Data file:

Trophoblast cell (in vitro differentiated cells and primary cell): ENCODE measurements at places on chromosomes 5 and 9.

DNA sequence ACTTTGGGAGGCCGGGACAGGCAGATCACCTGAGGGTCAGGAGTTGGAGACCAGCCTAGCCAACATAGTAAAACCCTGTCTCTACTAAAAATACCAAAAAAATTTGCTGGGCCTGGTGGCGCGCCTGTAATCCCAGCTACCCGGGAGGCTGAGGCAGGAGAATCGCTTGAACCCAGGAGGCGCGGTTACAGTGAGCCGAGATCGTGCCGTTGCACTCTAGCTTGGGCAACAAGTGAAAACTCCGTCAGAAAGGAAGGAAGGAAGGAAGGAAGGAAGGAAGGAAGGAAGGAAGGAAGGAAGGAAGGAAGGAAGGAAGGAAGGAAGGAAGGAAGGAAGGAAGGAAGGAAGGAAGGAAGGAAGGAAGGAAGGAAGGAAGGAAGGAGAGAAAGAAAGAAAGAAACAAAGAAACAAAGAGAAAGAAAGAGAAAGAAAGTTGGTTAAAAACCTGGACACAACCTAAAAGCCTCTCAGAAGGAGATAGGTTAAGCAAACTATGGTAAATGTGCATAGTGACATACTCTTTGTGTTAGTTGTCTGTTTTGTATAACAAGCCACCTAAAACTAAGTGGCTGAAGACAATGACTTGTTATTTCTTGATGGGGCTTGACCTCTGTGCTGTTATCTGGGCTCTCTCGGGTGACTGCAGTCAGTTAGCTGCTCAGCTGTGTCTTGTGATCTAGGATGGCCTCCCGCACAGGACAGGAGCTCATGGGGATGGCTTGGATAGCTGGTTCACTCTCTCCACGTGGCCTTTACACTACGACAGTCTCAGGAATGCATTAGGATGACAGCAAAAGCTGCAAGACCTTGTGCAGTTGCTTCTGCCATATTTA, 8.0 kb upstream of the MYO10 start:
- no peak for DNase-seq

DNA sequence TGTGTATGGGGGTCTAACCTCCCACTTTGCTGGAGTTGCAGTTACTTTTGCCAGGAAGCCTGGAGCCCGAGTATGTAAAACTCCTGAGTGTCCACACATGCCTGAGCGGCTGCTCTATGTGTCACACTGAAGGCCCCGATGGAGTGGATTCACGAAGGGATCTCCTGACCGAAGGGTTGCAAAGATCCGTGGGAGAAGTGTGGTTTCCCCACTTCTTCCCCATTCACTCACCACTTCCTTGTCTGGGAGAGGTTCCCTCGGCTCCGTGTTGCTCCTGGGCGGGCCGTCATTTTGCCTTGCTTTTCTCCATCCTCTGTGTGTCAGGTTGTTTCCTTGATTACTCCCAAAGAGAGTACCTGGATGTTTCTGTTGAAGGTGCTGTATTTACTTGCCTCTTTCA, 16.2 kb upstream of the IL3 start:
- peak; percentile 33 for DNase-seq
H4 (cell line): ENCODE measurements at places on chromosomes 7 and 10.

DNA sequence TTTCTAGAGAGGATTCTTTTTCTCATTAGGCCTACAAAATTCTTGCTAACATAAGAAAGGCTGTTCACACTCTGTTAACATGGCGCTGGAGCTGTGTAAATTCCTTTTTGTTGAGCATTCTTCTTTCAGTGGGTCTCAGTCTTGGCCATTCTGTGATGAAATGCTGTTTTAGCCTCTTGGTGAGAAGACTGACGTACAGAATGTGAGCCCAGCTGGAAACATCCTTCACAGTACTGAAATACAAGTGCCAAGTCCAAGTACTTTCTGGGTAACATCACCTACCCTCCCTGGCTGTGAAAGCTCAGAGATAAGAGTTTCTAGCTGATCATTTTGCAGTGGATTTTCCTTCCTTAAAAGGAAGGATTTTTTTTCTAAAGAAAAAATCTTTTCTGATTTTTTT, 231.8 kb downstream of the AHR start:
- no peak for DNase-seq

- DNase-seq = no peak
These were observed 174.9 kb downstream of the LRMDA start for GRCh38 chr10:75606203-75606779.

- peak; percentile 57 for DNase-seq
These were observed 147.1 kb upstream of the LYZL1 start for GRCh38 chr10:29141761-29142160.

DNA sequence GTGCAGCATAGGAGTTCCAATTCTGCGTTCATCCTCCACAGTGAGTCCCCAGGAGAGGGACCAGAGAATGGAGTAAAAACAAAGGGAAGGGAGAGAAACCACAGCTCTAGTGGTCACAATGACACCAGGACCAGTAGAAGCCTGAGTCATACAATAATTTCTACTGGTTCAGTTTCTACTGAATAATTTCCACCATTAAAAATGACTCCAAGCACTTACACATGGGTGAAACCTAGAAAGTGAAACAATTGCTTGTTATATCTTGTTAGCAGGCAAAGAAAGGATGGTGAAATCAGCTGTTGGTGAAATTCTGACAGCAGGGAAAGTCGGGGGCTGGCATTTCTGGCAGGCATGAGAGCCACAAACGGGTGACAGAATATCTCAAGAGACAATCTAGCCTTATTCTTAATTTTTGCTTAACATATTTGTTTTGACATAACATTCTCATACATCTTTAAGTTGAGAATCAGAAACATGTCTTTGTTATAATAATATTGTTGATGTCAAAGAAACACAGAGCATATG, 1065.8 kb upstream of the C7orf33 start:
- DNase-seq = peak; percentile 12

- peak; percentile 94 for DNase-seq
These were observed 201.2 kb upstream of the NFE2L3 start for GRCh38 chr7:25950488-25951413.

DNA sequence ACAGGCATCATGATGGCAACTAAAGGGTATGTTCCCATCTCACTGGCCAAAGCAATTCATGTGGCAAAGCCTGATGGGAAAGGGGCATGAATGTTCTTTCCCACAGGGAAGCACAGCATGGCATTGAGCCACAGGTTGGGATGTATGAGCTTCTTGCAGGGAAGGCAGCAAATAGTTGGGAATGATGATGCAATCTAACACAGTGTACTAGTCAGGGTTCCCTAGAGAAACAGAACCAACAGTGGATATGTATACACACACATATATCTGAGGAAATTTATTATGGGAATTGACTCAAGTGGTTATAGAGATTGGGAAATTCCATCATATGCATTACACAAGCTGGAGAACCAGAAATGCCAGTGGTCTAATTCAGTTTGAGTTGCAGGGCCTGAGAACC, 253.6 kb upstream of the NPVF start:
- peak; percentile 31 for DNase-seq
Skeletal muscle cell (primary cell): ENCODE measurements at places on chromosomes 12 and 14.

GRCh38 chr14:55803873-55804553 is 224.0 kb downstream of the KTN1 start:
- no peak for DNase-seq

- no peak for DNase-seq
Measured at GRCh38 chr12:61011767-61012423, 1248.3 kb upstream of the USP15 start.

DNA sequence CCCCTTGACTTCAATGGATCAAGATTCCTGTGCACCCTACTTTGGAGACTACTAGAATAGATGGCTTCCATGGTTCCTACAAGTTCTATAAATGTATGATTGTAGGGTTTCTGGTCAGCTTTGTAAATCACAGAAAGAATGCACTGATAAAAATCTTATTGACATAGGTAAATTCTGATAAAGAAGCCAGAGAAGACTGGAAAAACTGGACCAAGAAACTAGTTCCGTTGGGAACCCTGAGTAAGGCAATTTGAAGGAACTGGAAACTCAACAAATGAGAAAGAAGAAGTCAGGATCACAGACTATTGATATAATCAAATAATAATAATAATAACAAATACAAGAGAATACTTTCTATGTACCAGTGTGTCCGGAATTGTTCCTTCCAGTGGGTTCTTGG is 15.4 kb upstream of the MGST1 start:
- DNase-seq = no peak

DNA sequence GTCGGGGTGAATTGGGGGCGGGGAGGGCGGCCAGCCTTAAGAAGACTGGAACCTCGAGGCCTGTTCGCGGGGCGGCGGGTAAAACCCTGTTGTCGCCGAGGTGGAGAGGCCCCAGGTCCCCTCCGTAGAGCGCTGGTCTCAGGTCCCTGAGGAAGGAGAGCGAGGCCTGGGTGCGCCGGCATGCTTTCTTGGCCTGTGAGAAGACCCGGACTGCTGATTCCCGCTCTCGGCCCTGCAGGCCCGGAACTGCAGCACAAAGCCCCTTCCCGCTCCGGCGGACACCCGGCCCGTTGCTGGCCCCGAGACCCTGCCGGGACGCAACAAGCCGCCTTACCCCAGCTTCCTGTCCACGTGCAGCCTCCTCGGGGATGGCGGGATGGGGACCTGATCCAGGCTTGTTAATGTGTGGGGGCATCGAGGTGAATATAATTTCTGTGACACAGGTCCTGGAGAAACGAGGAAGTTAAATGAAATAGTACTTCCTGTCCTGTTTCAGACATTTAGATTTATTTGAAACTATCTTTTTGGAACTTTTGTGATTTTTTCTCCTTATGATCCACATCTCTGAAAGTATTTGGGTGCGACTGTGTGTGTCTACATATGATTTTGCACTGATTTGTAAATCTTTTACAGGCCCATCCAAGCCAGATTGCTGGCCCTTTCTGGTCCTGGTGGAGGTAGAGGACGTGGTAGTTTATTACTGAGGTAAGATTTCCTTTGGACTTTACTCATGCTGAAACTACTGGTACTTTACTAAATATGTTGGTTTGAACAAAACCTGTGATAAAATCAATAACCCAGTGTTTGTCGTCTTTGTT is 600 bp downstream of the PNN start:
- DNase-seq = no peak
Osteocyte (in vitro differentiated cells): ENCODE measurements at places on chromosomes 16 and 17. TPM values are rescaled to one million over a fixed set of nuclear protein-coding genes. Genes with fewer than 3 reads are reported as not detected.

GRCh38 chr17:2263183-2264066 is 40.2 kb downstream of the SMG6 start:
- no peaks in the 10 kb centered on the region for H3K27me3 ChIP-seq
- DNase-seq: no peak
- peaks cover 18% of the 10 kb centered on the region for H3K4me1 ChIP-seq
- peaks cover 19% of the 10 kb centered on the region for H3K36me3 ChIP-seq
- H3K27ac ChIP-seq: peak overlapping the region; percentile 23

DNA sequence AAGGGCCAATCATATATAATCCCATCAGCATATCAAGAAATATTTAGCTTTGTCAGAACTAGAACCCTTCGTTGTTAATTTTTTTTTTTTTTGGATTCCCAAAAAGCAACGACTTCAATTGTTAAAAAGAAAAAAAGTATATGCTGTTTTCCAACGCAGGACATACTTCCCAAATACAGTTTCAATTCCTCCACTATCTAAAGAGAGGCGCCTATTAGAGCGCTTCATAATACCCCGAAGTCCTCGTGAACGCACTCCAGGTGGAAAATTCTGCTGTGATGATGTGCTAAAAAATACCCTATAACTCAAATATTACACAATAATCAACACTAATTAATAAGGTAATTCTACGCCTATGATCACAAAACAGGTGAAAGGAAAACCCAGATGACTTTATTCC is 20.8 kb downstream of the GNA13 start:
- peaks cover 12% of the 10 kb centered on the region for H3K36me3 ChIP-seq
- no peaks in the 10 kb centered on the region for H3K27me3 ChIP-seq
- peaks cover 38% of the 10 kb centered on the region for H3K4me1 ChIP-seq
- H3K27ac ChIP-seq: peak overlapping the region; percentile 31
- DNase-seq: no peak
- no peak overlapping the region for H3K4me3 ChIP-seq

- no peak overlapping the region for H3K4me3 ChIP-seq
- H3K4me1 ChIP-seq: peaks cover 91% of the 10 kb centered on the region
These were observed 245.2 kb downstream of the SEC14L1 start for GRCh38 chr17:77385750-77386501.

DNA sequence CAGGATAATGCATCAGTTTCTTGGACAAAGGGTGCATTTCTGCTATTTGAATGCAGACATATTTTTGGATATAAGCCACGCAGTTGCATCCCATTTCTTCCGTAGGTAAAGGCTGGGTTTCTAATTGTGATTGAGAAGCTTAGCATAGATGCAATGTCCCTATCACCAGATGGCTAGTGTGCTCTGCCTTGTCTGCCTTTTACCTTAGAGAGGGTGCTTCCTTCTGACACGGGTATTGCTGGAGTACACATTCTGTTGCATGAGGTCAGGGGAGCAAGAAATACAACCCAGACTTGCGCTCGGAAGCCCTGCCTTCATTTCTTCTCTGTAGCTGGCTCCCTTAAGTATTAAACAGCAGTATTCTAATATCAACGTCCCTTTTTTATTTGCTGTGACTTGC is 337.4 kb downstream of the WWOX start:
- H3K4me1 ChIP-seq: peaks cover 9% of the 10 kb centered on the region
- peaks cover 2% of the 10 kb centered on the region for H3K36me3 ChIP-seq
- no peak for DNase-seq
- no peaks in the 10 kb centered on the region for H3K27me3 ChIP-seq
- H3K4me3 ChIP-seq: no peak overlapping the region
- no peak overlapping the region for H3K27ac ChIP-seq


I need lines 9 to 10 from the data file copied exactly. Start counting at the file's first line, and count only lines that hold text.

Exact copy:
- DNase-seq = no peak
These were observed 174.9 kb downstream of the LRMDA start for GRCh38 chr10:75606203-75606779.